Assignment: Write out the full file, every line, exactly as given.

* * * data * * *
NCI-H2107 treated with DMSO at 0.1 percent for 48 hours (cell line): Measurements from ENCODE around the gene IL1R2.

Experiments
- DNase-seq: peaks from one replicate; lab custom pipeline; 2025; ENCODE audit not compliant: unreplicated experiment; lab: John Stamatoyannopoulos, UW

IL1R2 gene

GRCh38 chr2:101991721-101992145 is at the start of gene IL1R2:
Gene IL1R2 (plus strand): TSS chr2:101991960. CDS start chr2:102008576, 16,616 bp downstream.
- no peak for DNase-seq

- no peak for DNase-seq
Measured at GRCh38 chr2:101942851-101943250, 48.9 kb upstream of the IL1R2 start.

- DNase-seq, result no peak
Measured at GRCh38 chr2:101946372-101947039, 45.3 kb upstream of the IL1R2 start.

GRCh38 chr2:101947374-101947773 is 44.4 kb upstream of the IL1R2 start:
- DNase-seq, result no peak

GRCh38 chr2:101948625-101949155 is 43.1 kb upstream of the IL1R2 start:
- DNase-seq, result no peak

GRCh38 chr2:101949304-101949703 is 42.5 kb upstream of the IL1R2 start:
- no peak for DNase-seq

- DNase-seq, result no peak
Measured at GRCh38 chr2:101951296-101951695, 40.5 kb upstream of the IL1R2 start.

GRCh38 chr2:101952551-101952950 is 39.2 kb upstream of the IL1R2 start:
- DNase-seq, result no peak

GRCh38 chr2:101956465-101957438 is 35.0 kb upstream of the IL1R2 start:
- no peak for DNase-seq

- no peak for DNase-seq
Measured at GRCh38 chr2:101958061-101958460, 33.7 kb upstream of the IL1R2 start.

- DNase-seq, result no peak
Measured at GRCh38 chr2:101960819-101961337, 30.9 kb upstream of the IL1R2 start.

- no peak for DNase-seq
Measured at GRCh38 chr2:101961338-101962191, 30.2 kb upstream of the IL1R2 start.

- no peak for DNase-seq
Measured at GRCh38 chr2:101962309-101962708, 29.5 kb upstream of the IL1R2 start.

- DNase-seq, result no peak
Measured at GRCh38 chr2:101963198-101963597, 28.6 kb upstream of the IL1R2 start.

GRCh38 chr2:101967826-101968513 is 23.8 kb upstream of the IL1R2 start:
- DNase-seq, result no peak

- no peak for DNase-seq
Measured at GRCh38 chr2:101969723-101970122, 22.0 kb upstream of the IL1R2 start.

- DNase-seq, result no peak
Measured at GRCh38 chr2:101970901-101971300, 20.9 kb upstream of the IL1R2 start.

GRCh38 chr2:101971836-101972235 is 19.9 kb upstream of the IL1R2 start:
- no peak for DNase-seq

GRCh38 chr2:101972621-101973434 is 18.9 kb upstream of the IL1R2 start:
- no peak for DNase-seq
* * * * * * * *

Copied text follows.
NCI-H2107 treated with DMSO at 0.1 percent for 48 hours (cell line): Measurements from ENCODE around the gene IL1R2.

Experiments
- DNase-seq: peaks from one replicate; lab custom pipeline; 2025; ENCODE audit not compliant: unreplicated experiment; lab: John Stamatoyannopoulos, UW

IL1R2 gene

GRCh38 chr2:101991721-101992145 is at the start of gene IL1R2:
Gene IL1R2 (plus strand): TSS chr2:101991960. CDS start chr2:102008576, 16,616 bp downstream.
- no peak for DNase-seq

- no peak for DNase-seq
Measured at GRCh38 chr2:101942851-101943250, 48.9 kb upstream of the IL1R2 start.

- DNase-seq, result no peak
Measured at GRCh38 chr2:101946372-101947039, 45.3 kb upstream of the IL1R2 start.

GRCh38 chr2:101947374-101947773 is 44.4 kb upstream of the IL1R2 start:
- DNase-seq, result no peak

GRCh38 chr2:101948625-101949155 is 43.1 kb upstream of the IL1R2 start:
- DNase-seq, result no peak

GRCh38 chr2:101949304-101949703 is 42.5 kb upstream of the IL1R2 start:
- no peak for DNase-seq

- DNase-seq, result no peak
Measured at GRCh38 chr2:101951296-101951695, 40.5 kb upstream of the IL1R2 start.

GRCh38 chr2:101952551-101952950 is 39.2 kb upstream of the IL1R2 start:
- DNase-seq, result no peak

GRCh38 chr2:101956465-101957438 is 35.0 kb upstream of the IL1R2 start:
- no peak for DNase-seq

- no peak for DNase-seq
Measured at GRCh38 chr2:101958061-101958460, 33.7 kb upstream of the IL1R2 start.

- DNase-seq, result no peak
Measured at GRCh38 chr2:101960819-101961337, 30.9 kb upstream of the IL1R2 start.

- no peak for DNase-seq
Measured at GRCh38 chr2:101961338-101962191, 30.2 kb upstream of the IL1R2 start.

- no peak for DNase-seq
Measured at GRCh38 chr2:101962309-101962708, 29.5 kb upstream of the IL1R2 start.

- DNase-seq, result no peak
Measured at GRCh38 chr2:101963198-101963597, 28.6 kb upstream of the IL1R2 start.

GRCh38 chr2:101967826-101968513 is 23.8 kb upstream of the IL1R2 start:
- DNase-seq, result no peak

- no peak for DNase-seq
Measured at GRCh38 chr2:101969723-101970122, 22.0 kb upstream of the IL1R2 start.

- DNase-seq, result no peak
Measured at GRCh38 chr2:101970901-101971300, 20.9 kb upstream of the IL1R2 start.

GRCh38 chr2:101971836-101972235 is 19.9 kb upstream of the IL1R2 start:
- no peak for DNase-seq

GRCh38 chr2:101972621-101973434 is 18.9 kb upstream of the IL1R2 start:
- no peak for DNase-seq